“This is crazy. This is crazy. This is crazy.” That’s what Clark Griswold said to himself as he tried to decide whether or not to skinny dip with The Girl in the Ferrari (as if there was anything to decide) and here I am saying the same thing to myself as the Yankees keep winning and keep inching closer to the postseason.
The Yankees weren’t supposed to be here. Not when they were 9-17 on May 5, or 24-28 on June 1, or 44-46 on July 16, or 52-52 at the trade deadline. They weren’t supposed to be here when they traded their closer to the Cubs, or when they traded the best reliever in baseball to the Indians or when they traded their best hitter to the Rangers. They weren’t supposed to be here with the kind of year A-Rod had and Mark Teixeira is having. They weren’t supposed to be here with the kind of year Brett Gardner and Jacoby Ellsbury are putting together at the top of the order. They weren’t supposed to be here with Chase Headley and Starlin Castro’s struggles or Brian McCann’s decline in production or all of the wasted at-bats given to Aaron Hicks. They weren’t supposed to be here with the inconsistencies of Michael Pineda and Nathan Eovaldi before his injury and Ivan Nova before he was traded. And they certainly weren’t supposed to be here when they called up three rookies in Gary Sanchez, Aaron Judge and Tyler Austin to become everyday players when the three of them had four combined plate appearances (all Sanchez’s) and no hits before Aug. 3. But here they are.
The Yankees have gone 21-13 since they “gave up on the season” and traded their three best assets not named Masahiro Tanaka. They have closed the gap in the division to four games in the loss column and the gap in the wild card to two games in the loss column. They have kept Yankees fans interested and intrigued into the second week of September when Yankees fans were supposed to turn to their NFL teams and start to countdown the days until the NHL and NBA seasons start. In a season in which nearly every preseason concern and question mark didn’t work out the way they did a year ago, the Yankees should have been buried long ago. But despite being a .500 team through 104 games and a team that hasn’t seen a positive run differential since the eighth game of the season, they are still in it.
I have given up on this team countless times this season only to be pulled back in and devastated only to be in on a potential playoff race again and again and again. It’s a vicious cycle that coupled with last season’s one-game playoff loss, the two postseason-less seasons in 2013 and 2014, the way the 2012 season ended and the recent retirements of Number 2, Number 42 and A-Rod has certainly deteriorated my health. Two nights ago, I was ready to be out on this Yankees team once again when Joe Girardi tried to manage the team to a loss with his bullpen decisions, only to have them come back on a Tyler Austin oppositie-field bomb, only to have to Dellin Betances nearly rip my heart out, only to have Blake Parker and Brett Gardner save the season.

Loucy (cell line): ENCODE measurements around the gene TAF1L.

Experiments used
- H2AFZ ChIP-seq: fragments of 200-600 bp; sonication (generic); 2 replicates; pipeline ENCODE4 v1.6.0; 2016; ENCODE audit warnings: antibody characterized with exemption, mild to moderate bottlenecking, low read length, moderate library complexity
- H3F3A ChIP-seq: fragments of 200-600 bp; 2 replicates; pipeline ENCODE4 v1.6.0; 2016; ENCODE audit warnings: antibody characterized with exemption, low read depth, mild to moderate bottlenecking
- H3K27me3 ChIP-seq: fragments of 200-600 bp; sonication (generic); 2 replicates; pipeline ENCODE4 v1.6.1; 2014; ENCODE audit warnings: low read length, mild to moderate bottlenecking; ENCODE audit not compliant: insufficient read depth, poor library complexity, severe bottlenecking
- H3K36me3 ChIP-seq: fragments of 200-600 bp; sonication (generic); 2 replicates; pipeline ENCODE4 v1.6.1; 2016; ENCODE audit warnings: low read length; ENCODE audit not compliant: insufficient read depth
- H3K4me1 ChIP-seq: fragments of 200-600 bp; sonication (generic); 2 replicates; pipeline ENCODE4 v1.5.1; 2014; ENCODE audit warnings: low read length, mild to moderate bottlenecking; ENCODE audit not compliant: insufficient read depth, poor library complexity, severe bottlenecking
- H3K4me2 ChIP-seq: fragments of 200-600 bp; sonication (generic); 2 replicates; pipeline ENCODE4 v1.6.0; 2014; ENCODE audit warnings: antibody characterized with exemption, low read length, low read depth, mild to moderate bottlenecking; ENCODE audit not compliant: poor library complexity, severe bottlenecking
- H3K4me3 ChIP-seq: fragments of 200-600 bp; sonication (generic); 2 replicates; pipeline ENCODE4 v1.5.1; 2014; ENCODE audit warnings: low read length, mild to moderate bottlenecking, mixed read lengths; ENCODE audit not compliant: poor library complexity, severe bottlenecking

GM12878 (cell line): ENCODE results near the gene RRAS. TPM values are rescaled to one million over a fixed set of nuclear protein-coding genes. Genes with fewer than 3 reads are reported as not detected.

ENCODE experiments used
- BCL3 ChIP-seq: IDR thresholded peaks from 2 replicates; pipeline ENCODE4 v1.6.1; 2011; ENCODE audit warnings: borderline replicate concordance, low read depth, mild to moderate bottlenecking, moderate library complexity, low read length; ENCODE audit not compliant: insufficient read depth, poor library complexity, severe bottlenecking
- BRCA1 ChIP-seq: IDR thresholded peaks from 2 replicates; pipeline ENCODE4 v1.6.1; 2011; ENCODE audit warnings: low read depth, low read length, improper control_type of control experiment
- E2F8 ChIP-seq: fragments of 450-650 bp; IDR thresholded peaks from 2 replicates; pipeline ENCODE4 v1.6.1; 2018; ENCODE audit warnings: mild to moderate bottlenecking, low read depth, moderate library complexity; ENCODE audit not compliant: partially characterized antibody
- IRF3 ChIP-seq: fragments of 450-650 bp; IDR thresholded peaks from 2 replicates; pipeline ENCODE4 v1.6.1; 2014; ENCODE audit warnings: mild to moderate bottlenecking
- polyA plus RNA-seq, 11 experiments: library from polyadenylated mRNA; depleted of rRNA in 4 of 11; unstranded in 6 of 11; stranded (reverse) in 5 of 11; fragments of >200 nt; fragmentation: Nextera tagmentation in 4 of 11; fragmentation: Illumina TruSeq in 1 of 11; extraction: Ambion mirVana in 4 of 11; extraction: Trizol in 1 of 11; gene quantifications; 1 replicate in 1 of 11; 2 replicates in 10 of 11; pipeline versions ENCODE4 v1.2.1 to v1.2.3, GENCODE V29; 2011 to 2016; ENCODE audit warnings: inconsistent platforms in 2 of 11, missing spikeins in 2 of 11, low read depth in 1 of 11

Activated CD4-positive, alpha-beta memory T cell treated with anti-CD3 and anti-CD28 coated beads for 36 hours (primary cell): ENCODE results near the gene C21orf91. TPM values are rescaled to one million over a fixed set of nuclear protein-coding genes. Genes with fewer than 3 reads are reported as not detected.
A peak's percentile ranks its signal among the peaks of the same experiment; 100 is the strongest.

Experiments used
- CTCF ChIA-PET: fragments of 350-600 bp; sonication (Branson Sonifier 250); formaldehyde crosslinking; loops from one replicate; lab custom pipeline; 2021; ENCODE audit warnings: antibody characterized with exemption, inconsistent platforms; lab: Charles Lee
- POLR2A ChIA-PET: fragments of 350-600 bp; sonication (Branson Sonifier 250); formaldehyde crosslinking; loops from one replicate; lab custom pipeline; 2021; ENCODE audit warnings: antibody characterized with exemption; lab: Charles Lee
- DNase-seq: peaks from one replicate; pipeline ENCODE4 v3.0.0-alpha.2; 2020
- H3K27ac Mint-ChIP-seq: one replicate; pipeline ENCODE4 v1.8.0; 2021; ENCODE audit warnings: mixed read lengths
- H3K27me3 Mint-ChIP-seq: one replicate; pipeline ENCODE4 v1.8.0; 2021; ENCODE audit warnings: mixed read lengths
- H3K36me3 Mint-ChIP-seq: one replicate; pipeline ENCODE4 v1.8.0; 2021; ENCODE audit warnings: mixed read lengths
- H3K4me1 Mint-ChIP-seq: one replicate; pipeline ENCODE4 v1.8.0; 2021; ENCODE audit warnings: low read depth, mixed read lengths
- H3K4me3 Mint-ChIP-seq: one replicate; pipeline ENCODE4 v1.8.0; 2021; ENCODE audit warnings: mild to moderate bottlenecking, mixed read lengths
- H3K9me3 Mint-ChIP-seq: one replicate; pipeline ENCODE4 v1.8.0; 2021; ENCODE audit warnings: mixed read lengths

Save the season. That’s been my motto all year. Carlos Beltran was the leader of the “Save the Season” campaign along with the Big Three in the bullpen and Didi Gregorius for a while. But with Beltran and two-thirds of the Big Three gone and Didi coming back down to earth somewhat, “Save the Season” has become a team effort. It was all Gary Sanchez for a couple of weeks. It has included Masahiro Tanaka for his last six starts (the Yankees are undefeated over those six starts). Luis Cessa and Bryan Mitchell have contributed, as have Tyler Clippard and Luis Severino. Starlin Castro has been involved when he isn’t swinging at pitches in the other batter’s box and Brian McCann has showed up from time to time. Even Jacoby Ellsbury, The Thief himself, and Chase Headley, The Bum himself, have had their moments. This Yankees team has gone from the most hated in my lifetime to one worth rooting for in a little over a month.
If the Yankees fall short of the postseason now, it will suck, but it won’t be lock-myself-in-my-room-for-the-offseason depressing like it would have been last season if they had (and they almost did). I have grown somewhat immune to bad seasons thanks to 2013 and 2014 and the majority of this one. This was supposed to be a lost season before it started and many times it was nearly finally lost, but each time, the Yankees came storming back. They aren’t in win-now mode the way most of the division is, and making the postseason this year would be a shock, but it would also be a bonus. (That’s a sentence I never envisioned myself writing four years ago.) The Yankees are playing with house money and as long as Joe Girardi doesn’t hit stay on a 16 with the dealer showing a 10 the way he did the other night with his bullpen management, the Yankees can’t lose.